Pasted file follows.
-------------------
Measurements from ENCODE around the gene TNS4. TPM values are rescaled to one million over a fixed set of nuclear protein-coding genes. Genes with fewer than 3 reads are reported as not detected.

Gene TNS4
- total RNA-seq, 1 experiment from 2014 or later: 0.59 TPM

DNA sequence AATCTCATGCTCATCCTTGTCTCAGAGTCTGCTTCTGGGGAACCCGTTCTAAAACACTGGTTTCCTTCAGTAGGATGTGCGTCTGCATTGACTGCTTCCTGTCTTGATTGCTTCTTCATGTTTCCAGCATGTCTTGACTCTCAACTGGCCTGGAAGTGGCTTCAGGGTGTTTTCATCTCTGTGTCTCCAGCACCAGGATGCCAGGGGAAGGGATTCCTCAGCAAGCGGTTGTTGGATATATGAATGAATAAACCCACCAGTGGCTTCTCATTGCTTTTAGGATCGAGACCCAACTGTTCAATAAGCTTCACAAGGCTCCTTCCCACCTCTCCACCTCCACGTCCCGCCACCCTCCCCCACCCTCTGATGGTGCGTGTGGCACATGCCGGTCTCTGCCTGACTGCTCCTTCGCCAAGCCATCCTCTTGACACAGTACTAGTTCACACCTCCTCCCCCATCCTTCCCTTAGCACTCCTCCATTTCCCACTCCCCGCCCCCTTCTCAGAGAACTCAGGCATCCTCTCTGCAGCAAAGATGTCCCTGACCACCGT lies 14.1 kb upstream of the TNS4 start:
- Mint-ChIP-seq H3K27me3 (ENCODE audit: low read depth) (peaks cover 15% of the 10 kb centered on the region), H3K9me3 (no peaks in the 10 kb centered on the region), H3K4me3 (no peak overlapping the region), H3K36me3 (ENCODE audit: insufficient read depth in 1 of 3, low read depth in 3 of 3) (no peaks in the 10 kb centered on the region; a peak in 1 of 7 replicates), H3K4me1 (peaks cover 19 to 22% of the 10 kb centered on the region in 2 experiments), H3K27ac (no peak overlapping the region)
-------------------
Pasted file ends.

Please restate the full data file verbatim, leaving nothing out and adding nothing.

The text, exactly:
Measurements from ENCODE around the gene TNS4. TPM values are rescaled to one million over a fixed set of nuclear protein-coding genes. Genes with fewer than 3 reads are reported as not detected.

Gene TNS4
- total RNA-seq, 1 experiment from 2014 or later: 0.59 TPM

DNA sequence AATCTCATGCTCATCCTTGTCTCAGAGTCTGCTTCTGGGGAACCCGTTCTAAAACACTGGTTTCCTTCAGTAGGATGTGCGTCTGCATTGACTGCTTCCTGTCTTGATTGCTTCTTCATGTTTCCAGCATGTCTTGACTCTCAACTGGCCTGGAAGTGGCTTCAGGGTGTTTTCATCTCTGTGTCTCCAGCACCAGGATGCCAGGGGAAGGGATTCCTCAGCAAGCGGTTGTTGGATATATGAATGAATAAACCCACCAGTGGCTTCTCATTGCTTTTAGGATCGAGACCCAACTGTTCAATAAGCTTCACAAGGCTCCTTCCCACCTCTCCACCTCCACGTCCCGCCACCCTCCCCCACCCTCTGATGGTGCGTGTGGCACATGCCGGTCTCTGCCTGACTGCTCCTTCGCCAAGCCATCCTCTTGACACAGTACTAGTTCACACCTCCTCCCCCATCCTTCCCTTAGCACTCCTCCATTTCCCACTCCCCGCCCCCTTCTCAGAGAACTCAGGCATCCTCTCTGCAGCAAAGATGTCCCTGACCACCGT lies 14.1 kb upstream of the TNS4 start:
- Mint-ChIP-seq H3K27me3 (ENCODE audit: low read depth) (peaks cover 15% of the 10 kb centered on the region), H3K9me3 (no peaks in the 10 kb centered on the region), H3K4me3 (no peak overlapping the region), H3K36me3 (ENCODE audit: insufficient read depth in 1 of 3, low read depth in 3 of 3) (no peaks in the 10 kb centered on the region; a peak in 1 of 7 replicates), H3K4me1 (peaks cover 19 to 22% of the 10 kb centered on the region in 2 experiments), H3K27ac (no peak overlapping the region)